Our loyalties, including our political loyalties, are always secondary to our loyalty to Christ. Our bishops have called on God's people "to see beyond party politics, to analyze campaign rhetoric critically, and to choose their political leaders according to principle, not party affiliation or mere self-interest" (1998, Living the Gospel of Life, n.34). If the party we support takes positions contrary to the fundamental values of Christ's Kingdom, those values must take priority.

28th Sunday A

The prophecy of Isaiah foretells the definitive destruction of death through the Paschal Mystery. This makes us the People of Life, who stand against all forms of violence. No act of violence takes more lives than abortion does. The People of Life, by opposing abortion, are calling all their brothers and sisters, starting with the most vulnerable, to the banquet of life that God has prepared.

This banquet invitation knows of no prejudice or exclusiveness. Yet laws and Court decisions allowing abortion are a manifestation of profound prejudice against the unborn who, according to Roe vs. Wade, are not included in the concept of "person."

29th Sunday A

These readings put government and citizenship into perspective. We are to be good citizens ("Give to Caesar what belongs to Caesar"), and this includes active participation in our representative form of government, including the duty to vote.

The coin belongs to Caesar because it bears his image. What, then, belongs to God? That which bears His image -- namely, human life! This includes Caesar himself. Caesar must obey God. Human laws must never contradict the Divine law. If they do, they are not laws at all. John Paul II has written, "Laws which authorize and promote abortion and euthanasia are therefore radically opposed not only to the good of the individual but also to the common good; as such they are completely lacking in authentic juridical validity" (The Gospel of Life, n. 72).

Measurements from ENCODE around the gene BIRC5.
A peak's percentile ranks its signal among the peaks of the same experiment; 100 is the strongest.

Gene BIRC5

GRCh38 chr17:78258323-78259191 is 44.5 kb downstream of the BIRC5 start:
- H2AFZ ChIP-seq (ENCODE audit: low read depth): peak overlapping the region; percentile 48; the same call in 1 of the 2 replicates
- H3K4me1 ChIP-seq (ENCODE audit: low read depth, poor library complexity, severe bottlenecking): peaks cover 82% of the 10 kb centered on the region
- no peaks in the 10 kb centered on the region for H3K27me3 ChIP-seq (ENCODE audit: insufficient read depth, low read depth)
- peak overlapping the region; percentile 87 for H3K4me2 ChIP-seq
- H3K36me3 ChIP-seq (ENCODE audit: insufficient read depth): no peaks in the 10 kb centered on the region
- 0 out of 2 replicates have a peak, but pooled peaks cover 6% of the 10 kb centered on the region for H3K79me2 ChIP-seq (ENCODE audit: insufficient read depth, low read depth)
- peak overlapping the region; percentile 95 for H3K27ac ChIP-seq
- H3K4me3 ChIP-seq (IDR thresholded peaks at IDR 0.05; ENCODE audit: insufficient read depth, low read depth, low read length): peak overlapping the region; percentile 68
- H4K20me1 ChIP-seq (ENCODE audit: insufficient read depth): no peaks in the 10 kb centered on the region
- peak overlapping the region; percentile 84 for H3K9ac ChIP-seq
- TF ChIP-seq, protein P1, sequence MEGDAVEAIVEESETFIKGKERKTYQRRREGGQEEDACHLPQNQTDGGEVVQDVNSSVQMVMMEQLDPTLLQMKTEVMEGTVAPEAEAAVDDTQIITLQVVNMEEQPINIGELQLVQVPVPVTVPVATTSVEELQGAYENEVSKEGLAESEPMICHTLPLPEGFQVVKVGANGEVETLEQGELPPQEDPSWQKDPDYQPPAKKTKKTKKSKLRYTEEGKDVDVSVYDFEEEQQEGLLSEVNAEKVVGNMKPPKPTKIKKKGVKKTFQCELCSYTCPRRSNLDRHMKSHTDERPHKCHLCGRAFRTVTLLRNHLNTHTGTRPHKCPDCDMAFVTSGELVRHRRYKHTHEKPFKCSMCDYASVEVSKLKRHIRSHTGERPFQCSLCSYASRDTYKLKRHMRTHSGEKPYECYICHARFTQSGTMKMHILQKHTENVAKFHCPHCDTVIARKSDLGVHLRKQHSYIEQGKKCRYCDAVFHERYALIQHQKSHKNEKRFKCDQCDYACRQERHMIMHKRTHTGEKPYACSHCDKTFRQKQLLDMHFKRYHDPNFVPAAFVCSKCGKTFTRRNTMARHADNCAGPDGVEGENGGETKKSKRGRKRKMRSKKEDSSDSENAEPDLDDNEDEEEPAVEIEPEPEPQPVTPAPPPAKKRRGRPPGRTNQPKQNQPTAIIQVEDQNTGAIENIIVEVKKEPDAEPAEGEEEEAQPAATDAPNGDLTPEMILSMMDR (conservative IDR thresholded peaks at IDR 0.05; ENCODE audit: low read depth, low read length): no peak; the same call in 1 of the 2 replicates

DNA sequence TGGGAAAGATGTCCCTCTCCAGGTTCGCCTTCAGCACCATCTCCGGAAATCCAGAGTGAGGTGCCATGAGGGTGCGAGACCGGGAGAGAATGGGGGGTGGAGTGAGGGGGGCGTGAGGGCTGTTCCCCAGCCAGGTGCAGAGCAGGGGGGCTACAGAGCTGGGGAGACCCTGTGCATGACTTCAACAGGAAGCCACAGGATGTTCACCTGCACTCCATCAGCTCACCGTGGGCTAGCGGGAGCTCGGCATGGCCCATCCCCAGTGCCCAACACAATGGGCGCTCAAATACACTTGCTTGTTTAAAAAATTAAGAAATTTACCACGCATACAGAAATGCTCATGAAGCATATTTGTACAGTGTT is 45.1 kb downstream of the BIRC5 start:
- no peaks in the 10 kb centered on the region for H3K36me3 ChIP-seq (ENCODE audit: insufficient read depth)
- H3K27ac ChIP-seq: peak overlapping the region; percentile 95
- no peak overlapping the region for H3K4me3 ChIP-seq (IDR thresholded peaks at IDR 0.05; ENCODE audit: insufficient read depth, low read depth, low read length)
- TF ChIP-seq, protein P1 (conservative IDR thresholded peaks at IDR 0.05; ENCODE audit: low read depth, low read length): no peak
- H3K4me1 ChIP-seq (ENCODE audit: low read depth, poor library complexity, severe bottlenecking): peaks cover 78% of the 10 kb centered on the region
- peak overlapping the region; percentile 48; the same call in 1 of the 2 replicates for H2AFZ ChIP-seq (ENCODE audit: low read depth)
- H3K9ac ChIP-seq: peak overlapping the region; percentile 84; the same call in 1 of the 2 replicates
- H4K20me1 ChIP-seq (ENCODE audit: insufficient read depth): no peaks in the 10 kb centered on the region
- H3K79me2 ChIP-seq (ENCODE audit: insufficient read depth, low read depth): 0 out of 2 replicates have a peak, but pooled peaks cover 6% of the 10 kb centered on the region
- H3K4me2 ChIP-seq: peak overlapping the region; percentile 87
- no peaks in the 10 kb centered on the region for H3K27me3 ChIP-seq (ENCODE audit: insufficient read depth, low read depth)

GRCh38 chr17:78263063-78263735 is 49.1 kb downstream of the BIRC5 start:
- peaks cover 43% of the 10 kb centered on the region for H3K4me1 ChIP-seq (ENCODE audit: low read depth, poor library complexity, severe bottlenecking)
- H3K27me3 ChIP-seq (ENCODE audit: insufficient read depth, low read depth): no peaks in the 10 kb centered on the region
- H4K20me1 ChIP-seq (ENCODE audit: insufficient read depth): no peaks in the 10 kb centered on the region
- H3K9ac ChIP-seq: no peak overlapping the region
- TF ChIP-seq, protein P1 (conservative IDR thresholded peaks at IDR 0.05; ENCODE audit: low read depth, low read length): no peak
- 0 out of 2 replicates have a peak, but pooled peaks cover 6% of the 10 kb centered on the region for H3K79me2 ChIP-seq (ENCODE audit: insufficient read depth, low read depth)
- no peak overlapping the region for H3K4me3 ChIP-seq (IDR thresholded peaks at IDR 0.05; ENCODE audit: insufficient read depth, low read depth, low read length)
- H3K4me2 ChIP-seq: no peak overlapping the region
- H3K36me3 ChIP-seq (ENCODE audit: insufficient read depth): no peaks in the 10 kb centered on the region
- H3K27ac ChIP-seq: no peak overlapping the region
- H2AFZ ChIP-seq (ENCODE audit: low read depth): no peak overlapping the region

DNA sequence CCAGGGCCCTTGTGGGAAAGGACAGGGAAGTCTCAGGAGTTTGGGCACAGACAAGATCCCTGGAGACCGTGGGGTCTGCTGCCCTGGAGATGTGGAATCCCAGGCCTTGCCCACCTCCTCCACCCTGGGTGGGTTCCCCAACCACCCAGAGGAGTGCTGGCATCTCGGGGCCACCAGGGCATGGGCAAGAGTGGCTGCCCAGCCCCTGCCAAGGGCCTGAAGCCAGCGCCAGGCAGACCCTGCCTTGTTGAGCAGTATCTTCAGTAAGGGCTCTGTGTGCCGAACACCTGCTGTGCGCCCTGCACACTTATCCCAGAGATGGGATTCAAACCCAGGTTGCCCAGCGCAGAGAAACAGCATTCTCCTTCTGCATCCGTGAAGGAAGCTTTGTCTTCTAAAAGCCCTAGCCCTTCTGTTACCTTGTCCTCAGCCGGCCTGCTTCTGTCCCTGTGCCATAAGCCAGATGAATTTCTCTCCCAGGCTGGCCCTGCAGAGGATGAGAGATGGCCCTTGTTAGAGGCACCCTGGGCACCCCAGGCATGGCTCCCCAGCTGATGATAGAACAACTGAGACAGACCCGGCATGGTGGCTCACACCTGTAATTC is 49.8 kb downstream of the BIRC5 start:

30th Sunday A

To love our neighbor as ourselves means to recognize our neighbor as a person like ourselves...no matter how different that neighbor's age, size, or condition of dependency. Abortion is the opposite of love. It discriminates against and excludes our neighbor, whom Pope John Paul called "the stranger in the womb." It fails to recognize the unborn as a person like the rest of us. It does to them what God warns in the first reading that His people should not do to the orphan and the widow.

Love says, "I sacrifice myself for the good of the other person." Abortion says, "I sacrifice the other person for the good of myself." Voting for candidates who will build a society that will protect the vulnerable and helpless is one way that we extend our love to them.

31st Sunday A

The lesson on self-exaltation and humility in today's Gospel applies to those we shall elect to public office this year. The first role of elected officials is to know their place. They are servants of the people, not masters. They are called to guard human rights, not to grant them. They are to be advocates for the helpless, not their oppressors.

Government got "too involved" in abortion when it pretended to have the right to deprive the unborn of personhood. Candidates who support the "right to abortion" actually support a concept of government that sets itself above intrinsic human rights. More is at stake here than the legality of a medical procedure. What is at stake is whether government serves us or destroys us.

Cycle B

Cycle C